Borrowed, Learned, & Thought (or BL&T) is a weekly newsletter sent on Mondays. In every edition, I share weekly themes and progress in running an agency business/team and doing my best to live a good life. Published posts do not include all details shared via email to subscribers. Subscribe here.
"My little cousin made enough money reselling Supreme this summer to buy his first car. Meanwhile, he refuses to wear the brand itself. I don't want anything to do with that. This is not why we founded The Hundreds ... My idea of streetwear is that it was born of the streets and is meant for the people. I want to reach as many of them as possible and connect them in the process. ... Streetwear didn't excite me because of the hype. It drew me in because it inspired hope."
From "This Is Not a T-Shirt: A Brand, a Culture, a Community--a Life in Streetwear" by Bobby Hundreds [Book]
One man's trash is another man's treasure. When I hear this phrase, I think of my Pop-Pop, known among his friends as Flea Market Joe. He spent most of the latter half of his life driving around collecting items left out on the curb. He was an expert at finding value in what most would have overlooked.
My earliest memories of Pop-Pop are him at the helm of his big blue van. He later upgraded to a gold Pontiac minivan, which looked more like a wooden doorstop on wheels. We nicknamed it "The Flying Wedge." No matter the vehicle or whether or not he was even driving, Pop-Pop was always on the lookout for good finds. Literally always. Weddings, Thanksgiving, Easter, birthdays, family dinners; it did not matter. He would take home whatever he found, clean it up, make fixes, and sell it at the local flea market.
Pop-Pop's garage was part museum, part workshop, nestled away at the bottom of my mother's childhood home in Northeast Philadelphia. There was no room for a car; instead, shelves lined the walls, displaying glass jars, fogged-up with scratches from years of use, placed alongside remnants of forgotten treasures. Along the left wall, Pop-Pop had cleared just enough space for his clunky metal desk. He could sit there for hours tinkering with his latest find. It was his happy place.
I am grateful to have spent a good deal of my childhood with Pop-Pop. At a young age, I not only learned how to repair broken chandeliers, among other things, but how to bargain and sell. I was amazed that Pop-Pop could take what was essentially trash off the street, and with some sweat, sell it for money. It's no surprise that my wife Dana and I have since done our share of refurbishing used items, occasionally selling them, too. It was not until after he retired his Flea Market Joe designation that I realized Pop-Pop was never in the business for the money alone.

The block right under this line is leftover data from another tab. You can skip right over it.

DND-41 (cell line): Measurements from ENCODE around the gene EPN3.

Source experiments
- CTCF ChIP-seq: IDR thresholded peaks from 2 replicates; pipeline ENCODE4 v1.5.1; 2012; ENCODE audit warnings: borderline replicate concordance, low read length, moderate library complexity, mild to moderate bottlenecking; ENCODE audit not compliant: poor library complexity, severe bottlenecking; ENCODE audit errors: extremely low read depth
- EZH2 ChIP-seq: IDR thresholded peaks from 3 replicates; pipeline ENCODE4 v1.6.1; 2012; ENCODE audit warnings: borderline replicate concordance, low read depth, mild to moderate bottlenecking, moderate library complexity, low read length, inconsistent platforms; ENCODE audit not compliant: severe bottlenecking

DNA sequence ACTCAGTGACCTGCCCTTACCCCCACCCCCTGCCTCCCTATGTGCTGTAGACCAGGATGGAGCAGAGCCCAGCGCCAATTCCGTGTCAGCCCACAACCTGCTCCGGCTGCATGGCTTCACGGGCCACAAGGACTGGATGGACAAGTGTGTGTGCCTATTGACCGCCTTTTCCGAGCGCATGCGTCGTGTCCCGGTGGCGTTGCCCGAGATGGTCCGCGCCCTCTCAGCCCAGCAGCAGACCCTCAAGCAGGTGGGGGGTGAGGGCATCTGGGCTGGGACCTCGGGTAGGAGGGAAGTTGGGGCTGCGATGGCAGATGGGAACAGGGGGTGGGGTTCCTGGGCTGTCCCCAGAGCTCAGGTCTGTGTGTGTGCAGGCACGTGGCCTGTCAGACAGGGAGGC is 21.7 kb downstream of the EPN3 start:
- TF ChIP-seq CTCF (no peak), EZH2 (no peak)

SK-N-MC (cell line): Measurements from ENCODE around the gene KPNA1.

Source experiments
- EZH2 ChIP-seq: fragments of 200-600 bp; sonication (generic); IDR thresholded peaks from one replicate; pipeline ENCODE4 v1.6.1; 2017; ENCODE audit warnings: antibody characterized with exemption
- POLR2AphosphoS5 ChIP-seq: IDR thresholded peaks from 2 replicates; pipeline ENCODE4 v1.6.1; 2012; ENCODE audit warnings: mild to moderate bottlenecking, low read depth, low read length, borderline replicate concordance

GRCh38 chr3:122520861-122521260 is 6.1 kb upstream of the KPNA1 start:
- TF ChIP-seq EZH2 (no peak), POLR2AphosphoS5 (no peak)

After he and my mom-mom moved closer to my family, Pop-Pop searched for a pursuit to fill the flea market void. Years past retirement, many would take the time to relax. Not Pop-Pop.
He eventually joined the crew at Wendy's, where he would become a local celebrity, working almost daily until passing away in 2015.
Initially, Pop-Pop joined Wendy's to tidy the dining room. His manager soon recognized that for someone his age, this was not sustainable. That is when Pop-Pop became a "greeter." A role that, from what I hear, does not exist in any other Wendy's.
As customers received their orders and entered the dining room, Pop-Pop would be waiting by the concession bar, ready with napkins, utensils, and pre-squirted ketchup cups. It was simple, but he made people feel welcome. Do you know those restaurant comment cards that collect dust? Pop-Pop received dozens, eventually garnering the attention of corporate.
I would have never expected so many strangers at an 86 year old man's funeral, young families, teenagers, even former classmates (they had no idea Pop-Pop was my grandfather). It was a testament to the impact Pop-Pop had. It was never about him; it was always about his customers.
It's no wonder that Pop-Pop had repeat customers at the flea market AND Wendy's. To him, discovering the perfect item or serving the perfect amount of ketchup was the same. His mission was to learn what each customer valued and deliver on that value.
Below is a picture of Pop-Pop placed in his spot at Wendy's. It sat there for years after his passing. Yes, he does resemble Dave Thomas. I bet some people still think that is who he was.
Pop-Pop enjoyed what he did, but the driving force for the hustle was always a passion for creating joy in people's lives. Exploring Pop-Pop's story has inspired me to reflect on my own.
In July, I will celebrate my eighth anniversary at Barrel or, as we call it, barrel-versary. When people ask me why I stick around, I think of Pop-Pop's impact. I have pursued various passions in life (acting in school plays, performing concerts, creating art). The magic always came in sharing it with others.
Performing in the school play was driven by the delight on the audience's faces at curtain call. Writing music was an outlet, but hearing that my song helped someone through a difficult time kept me going.
I started this piece thinking it would be a short story about my pop-pop, but as it turns out, I learned more from him than I ever knew. It is humbling to look at my life today and recognize the same passion I felt in my 8th-grade performance as Hugo in Bye Bye Birdie. I go to work every day to do the job well, as much as I do to serve my audience; clients, employees, and peers alike.
Thanks for the reminder, Pop-Pop. We miss you every day.
Lesson? There is an intrinsic motivation in everything we do. The beauty in discovering it is that when all else fails, it can be the one thing that keeps us showing up.
Why do I do what I do? What keeps me showing up?